Tuesday, August 8th 2017

Intel Intros 660p Series M.2 NVMe SSDs with QLC NAND Flash

Intel Tuesday introduced the new SSD 660p series M.2 NVMe solid state drives. At the heart of these drives is the new 64-layer 3D QLC (quadruple level cell, or 4 bits per cell) NAND flash memory by IMFlash Technology (an Intel and Micron joint-venture). This memory is mated with a SIlicon Motion SMI 2263 controller. This chip is a derivative of the popular SMI2262EN, built on a newer process, with support for QLC NAND flash, compacted to have a smaller PCB footprint, and is driven by a custom firmware by Intel. The drives use over 10% of the QLC NAND flash area as SLC cache. The 660p series comes in three variants based on size - 512 GB, 1 TB, and 2 TB. The prices are the biggest dividend of QLC: the 512 GB variant goes for USD $99.99, the 1 TB variant at $199.99, and the 2 TB variant for $399.99.

Built in the M.2-2280 form-factor, the SSD 660p series drives feature PCI-Express 3.0 x4 interface. Intel's pricing puts these drives close to competing drives with PCIe x2 interface, but offering higher transfer rates thanks to the wider bus. It's also interesting to note here that the controller is cushioned by a DRAM cache (something PCIe x2 drives tend to lack, to keep costs down). Performance numbers differ by variant, and the 512 GB drive is the slowest, sequentially reading at speeds of up to 1500 MB/s, with up to 1000 MB/s sequential writes; up to 90,000 4K random reads, and up to 220,000 IOPS 4K random writes. The 1 TB and 2 TB variants both sequentially read and write at up to 1800 MB/s. The 1 TB variant offers 150,000 IOPS 4K random reads, and up to 220,000 IOPS random writes; while the 2 TB variant has 4K random reads/writes numbers of 220,000 IOPS.
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7 Comments on Intel Intros 660p Series M.2 NVMe SSDs with QLC NAND Flash

#1
Tsukiyomi91
512GB M.2 PCIe NVMe SSD for $100 is quite a steal IMO... Sure the speeds aren't that blistering but the price will make it very compelling for folks who wanted an upgrade.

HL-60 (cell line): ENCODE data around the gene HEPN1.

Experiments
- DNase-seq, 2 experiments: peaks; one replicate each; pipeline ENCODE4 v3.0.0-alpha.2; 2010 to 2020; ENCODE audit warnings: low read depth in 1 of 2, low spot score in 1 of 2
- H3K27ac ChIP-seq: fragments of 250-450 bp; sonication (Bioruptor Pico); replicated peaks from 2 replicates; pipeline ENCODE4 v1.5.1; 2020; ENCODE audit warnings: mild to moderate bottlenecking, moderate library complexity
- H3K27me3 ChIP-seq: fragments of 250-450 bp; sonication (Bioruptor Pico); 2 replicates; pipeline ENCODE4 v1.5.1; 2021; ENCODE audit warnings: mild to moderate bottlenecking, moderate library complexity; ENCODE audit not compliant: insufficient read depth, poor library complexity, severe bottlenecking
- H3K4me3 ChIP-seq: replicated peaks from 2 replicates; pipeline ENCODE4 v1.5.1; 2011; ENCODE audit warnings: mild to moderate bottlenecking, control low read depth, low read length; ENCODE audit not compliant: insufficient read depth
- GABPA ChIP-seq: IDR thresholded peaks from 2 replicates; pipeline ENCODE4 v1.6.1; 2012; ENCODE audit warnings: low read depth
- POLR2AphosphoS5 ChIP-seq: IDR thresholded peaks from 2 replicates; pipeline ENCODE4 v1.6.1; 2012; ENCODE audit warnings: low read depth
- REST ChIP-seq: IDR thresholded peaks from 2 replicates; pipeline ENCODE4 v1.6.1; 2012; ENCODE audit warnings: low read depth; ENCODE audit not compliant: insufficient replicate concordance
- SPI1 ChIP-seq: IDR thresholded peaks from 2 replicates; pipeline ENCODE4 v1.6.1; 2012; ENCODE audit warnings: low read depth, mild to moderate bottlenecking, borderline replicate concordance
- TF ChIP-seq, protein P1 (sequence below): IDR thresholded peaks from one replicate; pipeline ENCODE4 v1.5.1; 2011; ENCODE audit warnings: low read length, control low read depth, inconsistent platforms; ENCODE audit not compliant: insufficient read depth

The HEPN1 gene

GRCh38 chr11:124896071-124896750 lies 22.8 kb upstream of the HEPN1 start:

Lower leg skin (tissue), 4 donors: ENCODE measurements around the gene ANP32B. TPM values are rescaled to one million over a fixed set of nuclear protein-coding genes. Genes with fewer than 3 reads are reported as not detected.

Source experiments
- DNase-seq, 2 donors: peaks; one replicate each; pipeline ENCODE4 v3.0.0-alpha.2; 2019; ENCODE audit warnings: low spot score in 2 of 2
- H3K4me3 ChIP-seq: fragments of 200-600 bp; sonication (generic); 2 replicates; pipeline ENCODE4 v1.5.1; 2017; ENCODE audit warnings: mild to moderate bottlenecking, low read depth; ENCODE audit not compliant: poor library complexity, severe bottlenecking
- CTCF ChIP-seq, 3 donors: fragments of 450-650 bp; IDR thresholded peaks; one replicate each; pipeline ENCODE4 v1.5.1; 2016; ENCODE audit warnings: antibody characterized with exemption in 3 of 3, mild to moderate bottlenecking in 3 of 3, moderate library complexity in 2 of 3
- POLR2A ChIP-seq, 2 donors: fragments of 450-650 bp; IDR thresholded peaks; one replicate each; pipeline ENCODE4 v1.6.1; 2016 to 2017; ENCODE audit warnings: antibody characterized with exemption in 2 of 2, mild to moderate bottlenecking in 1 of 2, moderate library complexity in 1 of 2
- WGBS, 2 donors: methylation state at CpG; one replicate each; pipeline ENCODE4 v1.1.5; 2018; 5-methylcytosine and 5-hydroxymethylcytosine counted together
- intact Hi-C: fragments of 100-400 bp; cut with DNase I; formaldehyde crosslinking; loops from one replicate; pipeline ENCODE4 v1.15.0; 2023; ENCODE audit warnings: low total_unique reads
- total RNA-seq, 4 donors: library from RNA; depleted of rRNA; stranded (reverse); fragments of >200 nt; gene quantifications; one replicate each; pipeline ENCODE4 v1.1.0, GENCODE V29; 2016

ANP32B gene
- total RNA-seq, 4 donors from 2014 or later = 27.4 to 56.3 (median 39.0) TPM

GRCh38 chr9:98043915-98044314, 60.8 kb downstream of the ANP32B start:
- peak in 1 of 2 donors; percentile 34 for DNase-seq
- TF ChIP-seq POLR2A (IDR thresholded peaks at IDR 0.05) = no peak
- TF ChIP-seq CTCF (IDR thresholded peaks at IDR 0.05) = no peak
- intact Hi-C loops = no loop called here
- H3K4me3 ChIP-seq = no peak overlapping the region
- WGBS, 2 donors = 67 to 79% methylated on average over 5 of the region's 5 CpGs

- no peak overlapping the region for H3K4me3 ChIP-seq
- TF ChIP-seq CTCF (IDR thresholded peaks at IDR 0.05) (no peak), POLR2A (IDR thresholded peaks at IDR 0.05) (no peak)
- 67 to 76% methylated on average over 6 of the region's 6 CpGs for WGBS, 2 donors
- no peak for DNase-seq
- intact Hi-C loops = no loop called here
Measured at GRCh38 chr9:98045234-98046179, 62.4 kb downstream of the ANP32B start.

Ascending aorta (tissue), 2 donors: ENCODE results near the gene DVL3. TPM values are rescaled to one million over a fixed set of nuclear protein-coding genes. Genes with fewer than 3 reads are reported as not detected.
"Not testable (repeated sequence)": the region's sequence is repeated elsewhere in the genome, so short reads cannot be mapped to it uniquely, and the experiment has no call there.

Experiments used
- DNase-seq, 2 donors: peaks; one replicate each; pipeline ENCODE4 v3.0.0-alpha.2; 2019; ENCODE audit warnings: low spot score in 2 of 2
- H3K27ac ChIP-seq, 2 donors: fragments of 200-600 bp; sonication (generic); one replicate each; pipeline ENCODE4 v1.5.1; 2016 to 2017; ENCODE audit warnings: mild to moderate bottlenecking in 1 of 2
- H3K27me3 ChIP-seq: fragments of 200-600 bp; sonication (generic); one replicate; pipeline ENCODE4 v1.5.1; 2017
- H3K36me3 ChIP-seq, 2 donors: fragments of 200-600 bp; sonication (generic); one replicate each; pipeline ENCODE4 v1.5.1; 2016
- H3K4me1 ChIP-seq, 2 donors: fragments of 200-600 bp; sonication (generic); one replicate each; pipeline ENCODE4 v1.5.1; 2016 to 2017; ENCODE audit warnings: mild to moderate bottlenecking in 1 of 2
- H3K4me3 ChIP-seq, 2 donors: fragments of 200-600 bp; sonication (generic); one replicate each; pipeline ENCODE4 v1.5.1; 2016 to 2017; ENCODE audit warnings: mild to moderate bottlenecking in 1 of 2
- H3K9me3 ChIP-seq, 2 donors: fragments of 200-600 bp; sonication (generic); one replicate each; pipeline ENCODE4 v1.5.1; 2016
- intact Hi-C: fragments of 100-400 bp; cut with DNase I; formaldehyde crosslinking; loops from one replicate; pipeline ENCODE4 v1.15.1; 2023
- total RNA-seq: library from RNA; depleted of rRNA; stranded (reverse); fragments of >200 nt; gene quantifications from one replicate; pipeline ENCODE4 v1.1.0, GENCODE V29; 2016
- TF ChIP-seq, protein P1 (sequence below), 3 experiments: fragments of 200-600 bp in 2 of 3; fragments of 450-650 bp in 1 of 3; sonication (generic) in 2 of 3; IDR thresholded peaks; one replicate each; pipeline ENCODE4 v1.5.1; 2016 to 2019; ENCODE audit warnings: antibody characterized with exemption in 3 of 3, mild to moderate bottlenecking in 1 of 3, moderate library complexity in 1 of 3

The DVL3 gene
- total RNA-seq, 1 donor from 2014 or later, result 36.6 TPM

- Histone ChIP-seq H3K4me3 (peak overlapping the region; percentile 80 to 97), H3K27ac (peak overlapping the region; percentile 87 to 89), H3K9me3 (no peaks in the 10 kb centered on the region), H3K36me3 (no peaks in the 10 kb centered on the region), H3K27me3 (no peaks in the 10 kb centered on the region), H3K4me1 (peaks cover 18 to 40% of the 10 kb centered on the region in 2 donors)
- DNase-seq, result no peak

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#2
londiste
I have a feeling prices might not be quite right for this one. QLC is still unproven in terms of real-life endurance and despite 660p having performance fitting NVMe drive, TLC SATA (both 2.5" and M.2) drives of thge same size are available for less.
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#4
UrbanCamper
Yup looks like a great deal. Already at the egg. Trying to find out if single or double sided. Went to Intel and it does not show the back. Same at the egg. If single probably a good idea to slap a heatsink on it. The 600 is single sided, so the 660p most likely is the same I am guessing. Standard operating temp of up to 70c before throttling. Oh the AnandTech article answered the question. Thanks Swede.

Well there goes the monthly budget. Have always wanted an M2 3x4 drive. Picked up the 512 just now. Even though it's not the fastest out their, for 99 dollars I could not pass it up.
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#5
Blueberries
...and (not-so-smart) people will still buy HDDs.
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#6
Minus Infinity
Yikes, the slow down in the 660p performance when the drives are getting full is horrific. 16 voltage levels is just too much, I won't be buying any QLC drives until they've been proven reliable for several years.
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#7
UrbanCamper
I understand that this m2 3.0x4 drive is slower then many. I decided to test the speed vs my crucial m2 ssd. Here are results. The one on the left is the m2 3.0x4 and the Crucial on the right.

They both cost 99 dollars. Write time is a tad slower then advertised. However read time is almost 200mb higher then advertised. Pretty good deal. Three time the read speed and twice the write speed. Approximately.
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